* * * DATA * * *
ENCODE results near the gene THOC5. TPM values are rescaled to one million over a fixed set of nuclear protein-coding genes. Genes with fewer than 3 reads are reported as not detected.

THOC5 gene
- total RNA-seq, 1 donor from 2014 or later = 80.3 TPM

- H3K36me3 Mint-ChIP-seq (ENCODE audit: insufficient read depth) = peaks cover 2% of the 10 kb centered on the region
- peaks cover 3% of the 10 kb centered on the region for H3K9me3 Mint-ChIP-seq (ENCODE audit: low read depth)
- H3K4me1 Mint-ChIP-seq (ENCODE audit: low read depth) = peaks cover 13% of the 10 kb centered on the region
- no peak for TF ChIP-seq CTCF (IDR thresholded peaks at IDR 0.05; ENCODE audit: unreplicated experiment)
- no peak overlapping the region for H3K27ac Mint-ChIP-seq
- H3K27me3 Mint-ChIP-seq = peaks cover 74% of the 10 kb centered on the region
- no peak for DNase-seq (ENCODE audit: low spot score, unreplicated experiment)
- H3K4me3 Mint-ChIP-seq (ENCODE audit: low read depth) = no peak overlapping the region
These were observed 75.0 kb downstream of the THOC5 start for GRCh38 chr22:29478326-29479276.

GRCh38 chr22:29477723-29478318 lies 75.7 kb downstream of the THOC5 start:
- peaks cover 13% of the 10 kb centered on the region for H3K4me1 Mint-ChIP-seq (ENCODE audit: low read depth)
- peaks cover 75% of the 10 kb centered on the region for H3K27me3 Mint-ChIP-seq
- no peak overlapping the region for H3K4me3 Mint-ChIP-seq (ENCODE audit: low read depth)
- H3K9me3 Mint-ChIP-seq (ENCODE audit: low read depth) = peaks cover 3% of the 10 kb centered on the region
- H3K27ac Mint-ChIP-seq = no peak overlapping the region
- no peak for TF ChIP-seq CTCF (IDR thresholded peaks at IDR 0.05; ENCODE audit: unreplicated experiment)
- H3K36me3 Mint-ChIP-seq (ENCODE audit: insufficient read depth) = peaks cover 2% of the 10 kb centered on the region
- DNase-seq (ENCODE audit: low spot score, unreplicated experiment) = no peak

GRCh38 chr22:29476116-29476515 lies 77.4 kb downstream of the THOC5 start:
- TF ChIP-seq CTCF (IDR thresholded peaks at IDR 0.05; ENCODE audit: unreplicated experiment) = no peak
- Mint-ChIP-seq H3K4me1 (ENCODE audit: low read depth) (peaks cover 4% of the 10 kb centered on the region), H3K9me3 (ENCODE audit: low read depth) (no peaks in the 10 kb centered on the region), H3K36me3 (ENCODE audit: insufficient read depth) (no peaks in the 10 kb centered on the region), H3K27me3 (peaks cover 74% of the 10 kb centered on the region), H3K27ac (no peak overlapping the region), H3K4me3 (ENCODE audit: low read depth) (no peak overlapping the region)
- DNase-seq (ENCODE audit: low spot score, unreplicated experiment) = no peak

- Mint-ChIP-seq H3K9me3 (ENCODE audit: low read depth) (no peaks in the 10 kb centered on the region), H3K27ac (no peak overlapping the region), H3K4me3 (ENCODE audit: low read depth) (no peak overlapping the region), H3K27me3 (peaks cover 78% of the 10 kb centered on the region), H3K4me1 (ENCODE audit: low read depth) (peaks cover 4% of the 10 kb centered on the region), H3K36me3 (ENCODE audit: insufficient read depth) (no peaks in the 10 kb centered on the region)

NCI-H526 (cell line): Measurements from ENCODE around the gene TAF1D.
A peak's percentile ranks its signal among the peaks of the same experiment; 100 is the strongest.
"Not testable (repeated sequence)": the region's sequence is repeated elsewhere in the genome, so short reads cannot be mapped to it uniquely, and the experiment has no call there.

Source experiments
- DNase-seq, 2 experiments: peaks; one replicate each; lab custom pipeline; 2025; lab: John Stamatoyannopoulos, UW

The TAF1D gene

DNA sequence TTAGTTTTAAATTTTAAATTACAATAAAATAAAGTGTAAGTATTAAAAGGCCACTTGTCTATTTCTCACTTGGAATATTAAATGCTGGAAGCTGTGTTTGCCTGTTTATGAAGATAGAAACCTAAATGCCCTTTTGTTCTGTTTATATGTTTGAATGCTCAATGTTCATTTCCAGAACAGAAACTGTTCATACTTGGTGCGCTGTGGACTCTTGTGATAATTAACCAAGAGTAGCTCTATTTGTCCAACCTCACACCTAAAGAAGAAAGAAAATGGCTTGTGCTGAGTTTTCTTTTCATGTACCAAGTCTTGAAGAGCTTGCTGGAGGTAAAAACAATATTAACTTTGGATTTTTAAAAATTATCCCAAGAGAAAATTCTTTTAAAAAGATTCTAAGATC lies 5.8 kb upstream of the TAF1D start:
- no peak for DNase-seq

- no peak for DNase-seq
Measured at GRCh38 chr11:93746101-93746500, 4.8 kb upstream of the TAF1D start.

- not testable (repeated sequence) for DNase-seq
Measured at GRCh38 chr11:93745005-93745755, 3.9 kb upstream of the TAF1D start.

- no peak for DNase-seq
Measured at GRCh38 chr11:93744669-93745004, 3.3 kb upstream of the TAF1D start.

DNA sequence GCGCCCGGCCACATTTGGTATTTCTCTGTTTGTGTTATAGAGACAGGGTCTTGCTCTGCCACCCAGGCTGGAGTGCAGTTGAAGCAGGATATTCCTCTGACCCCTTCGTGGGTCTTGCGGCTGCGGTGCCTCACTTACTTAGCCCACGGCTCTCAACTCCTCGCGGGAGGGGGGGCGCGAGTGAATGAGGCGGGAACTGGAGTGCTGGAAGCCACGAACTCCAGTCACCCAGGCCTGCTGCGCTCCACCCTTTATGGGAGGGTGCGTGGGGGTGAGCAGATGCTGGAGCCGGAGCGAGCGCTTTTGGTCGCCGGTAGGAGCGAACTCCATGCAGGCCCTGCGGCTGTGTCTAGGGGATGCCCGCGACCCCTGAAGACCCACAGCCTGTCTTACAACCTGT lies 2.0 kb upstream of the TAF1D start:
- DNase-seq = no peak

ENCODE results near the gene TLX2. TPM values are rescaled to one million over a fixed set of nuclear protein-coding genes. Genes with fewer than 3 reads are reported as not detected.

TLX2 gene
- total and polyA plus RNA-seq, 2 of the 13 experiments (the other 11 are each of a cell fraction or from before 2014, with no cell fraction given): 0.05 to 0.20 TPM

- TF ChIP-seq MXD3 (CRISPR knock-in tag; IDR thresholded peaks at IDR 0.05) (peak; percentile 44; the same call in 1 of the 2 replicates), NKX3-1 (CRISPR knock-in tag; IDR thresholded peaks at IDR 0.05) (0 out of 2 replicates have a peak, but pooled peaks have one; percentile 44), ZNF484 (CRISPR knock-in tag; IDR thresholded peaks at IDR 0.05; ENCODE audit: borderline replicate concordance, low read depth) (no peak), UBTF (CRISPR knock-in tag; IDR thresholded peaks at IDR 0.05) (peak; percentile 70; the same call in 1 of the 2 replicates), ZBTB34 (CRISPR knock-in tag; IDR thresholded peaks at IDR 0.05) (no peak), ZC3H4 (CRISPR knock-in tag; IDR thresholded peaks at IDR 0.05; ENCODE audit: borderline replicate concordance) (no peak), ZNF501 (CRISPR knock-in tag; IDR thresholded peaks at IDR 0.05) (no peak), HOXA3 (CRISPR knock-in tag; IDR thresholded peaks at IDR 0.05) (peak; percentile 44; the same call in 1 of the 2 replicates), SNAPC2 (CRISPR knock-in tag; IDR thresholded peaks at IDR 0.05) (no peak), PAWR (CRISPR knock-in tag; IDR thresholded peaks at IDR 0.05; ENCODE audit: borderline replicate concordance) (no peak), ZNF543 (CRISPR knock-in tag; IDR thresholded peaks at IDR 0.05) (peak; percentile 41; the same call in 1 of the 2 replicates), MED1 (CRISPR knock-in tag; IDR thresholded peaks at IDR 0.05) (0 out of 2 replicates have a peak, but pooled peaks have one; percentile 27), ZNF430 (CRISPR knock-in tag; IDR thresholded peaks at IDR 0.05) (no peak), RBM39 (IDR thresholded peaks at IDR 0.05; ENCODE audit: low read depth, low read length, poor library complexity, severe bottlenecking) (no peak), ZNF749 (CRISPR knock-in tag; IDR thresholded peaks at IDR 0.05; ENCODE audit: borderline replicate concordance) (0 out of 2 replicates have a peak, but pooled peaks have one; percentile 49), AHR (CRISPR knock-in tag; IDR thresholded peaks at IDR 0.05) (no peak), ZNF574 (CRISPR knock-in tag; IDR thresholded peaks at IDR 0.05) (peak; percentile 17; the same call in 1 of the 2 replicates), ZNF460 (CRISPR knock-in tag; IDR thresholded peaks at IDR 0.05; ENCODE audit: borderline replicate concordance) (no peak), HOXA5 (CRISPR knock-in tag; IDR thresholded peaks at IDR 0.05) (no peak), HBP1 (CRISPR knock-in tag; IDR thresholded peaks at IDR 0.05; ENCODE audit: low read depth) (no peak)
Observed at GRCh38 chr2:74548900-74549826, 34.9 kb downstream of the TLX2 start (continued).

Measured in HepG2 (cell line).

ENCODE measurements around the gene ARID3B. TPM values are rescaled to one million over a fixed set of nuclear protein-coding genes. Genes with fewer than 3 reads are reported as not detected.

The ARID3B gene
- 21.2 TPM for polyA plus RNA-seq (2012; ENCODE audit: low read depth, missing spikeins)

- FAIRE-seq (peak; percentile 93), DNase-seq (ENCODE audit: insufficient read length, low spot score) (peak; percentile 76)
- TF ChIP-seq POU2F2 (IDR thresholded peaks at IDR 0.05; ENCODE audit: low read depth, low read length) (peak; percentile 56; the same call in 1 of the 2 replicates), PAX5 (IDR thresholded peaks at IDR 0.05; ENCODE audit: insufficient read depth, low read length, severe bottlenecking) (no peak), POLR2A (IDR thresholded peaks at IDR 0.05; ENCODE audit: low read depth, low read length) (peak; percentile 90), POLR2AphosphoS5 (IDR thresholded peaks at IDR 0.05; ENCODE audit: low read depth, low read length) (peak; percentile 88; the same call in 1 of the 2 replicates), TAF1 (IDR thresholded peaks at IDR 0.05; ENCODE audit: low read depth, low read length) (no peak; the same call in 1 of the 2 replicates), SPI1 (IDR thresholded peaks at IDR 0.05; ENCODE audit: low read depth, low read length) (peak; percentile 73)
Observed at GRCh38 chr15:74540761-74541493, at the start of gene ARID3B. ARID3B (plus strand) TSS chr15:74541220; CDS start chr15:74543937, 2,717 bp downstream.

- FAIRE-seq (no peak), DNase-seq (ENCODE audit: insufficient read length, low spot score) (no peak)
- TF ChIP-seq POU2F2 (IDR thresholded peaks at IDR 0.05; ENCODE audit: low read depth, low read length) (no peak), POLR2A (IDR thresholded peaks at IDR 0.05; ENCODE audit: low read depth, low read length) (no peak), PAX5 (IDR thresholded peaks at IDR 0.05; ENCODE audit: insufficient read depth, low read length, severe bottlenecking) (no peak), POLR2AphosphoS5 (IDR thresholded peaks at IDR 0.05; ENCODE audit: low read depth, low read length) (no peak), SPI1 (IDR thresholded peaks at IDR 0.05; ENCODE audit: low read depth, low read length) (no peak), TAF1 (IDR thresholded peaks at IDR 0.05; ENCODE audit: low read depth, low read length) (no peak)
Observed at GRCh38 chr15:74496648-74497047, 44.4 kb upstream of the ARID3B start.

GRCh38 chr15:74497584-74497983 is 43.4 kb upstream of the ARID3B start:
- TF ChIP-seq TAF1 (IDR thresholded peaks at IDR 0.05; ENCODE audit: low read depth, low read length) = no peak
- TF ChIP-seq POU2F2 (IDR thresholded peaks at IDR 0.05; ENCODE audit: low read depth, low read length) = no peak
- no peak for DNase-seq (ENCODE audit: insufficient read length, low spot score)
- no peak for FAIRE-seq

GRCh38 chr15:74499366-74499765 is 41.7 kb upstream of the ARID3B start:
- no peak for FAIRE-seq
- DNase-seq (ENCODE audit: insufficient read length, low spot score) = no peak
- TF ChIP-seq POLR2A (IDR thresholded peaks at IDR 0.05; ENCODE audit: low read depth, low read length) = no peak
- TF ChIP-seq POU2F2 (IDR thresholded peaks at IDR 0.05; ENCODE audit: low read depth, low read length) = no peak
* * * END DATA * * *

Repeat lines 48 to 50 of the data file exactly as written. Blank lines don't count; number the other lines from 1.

Measured in HepG2 (cell line).

ENCODE measurements around the gene ARID3B. TPM values are rescaled to one million over a fixed set of nuclear protein-coding genes. Genes with fewer than 3 reads are reported as not detected.

The ARID3B gene